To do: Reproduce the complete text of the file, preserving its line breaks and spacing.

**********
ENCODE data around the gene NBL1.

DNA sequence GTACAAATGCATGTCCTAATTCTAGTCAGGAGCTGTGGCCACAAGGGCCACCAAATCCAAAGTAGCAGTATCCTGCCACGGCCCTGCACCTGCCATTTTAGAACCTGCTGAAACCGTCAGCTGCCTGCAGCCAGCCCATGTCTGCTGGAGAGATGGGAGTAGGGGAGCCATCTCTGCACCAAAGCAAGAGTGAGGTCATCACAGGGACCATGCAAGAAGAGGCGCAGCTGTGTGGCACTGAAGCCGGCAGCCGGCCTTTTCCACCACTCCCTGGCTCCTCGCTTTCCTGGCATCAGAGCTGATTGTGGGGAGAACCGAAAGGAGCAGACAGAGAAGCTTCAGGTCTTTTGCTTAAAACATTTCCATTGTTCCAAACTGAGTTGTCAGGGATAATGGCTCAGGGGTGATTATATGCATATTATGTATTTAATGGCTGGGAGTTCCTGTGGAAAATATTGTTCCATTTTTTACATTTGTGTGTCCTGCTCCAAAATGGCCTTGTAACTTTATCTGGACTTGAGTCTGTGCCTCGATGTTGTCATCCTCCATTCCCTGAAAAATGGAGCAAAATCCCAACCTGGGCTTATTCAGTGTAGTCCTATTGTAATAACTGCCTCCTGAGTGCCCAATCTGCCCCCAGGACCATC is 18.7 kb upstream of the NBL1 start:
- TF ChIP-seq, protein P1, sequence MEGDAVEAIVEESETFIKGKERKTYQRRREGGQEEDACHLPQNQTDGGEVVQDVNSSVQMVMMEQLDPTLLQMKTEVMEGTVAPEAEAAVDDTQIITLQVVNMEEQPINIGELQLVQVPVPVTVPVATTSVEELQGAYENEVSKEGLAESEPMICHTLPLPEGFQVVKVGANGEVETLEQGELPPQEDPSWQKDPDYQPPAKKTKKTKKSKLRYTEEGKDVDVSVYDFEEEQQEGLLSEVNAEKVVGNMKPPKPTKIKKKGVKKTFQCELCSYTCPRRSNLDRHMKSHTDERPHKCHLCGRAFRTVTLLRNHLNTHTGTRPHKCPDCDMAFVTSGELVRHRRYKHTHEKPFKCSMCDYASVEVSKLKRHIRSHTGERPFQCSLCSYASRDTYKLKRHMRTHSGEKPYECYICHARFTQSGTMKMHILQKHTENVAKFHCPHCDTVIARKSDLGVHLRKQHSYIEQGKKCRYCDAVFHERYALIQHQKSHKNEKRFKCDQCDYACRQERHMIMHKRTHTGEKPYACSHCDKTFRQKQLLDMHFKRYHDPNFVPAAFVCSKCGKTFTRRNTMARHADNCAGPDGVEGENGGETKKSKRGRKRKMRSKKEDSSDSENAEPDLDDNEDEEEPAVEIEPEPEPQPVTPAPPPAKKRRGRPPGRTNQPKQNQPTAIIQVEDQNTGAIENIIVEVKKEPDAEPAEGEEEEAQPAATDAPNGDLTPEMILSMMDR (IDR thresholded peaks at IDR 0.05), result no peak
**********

ENCODE data around the gene NBL1.

DNA sequence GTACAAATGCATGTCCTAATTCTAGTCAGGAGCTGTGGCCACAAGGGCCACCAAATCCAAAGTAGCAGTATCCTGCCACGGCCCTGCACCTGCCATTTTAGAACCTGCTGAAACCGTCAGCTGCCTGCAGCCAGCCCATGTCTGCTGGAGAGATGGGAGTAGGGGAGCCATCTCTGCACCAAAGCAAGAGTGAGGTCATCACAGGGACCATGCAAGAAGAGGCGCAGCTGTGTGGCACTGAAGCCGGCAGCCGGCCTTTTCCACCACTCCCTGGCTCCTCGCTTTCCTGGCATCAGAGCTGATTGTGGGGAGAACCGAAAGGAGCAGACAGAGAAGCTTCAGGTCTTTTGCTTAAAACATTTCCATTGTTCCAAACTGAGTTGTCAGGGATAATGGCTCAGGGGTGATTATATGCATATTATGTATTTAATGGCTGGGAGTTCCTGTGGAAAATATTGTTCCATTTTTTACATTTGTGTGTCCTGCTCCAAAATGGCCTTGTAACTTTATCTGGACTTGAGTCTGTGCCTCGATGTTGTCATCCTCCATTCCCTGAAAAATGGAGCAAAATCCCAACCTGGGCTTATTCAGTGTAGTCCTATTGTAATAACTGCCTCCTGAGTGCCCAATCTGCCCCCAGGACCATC is 18.7 kb upstream of the NBL1 start:
- TF ChIP-seq, protein P1, sequence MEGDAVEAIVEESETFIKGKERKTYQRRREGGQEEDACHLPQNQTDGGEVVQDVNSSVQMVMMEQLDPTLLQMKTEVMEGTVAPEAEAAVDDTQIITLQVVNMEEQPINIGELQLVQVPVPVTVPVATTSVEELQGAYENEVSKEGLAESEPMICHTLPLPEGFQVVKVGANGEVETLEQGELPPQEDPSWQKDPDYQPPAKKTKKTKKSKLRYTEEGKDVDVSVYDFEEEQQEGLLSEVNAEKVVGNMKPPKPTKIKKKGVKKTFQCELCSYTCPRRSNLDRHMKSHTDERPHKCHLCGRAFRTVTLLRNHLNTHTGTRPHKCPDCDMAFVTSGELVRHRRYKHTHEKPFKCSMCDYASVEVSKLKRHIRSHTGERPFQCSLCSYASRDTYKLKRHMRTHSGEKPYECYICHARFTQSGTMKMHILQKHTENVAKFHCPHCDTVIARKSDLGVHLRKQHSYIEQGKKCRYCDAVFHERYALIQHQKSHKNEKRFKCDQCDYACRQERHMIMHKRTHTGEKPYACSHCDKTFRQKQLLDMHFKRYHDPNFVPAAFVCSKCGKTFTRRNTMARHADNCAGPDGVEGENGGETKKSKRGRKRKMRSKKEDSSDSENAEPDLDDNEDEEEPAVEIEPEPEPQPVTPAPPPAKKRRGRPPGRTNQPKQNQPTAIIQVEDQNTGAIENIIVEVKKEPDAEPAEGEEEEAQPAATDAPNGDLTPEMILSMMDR (IDR thresholded peaks at IDR 0.05), result no peak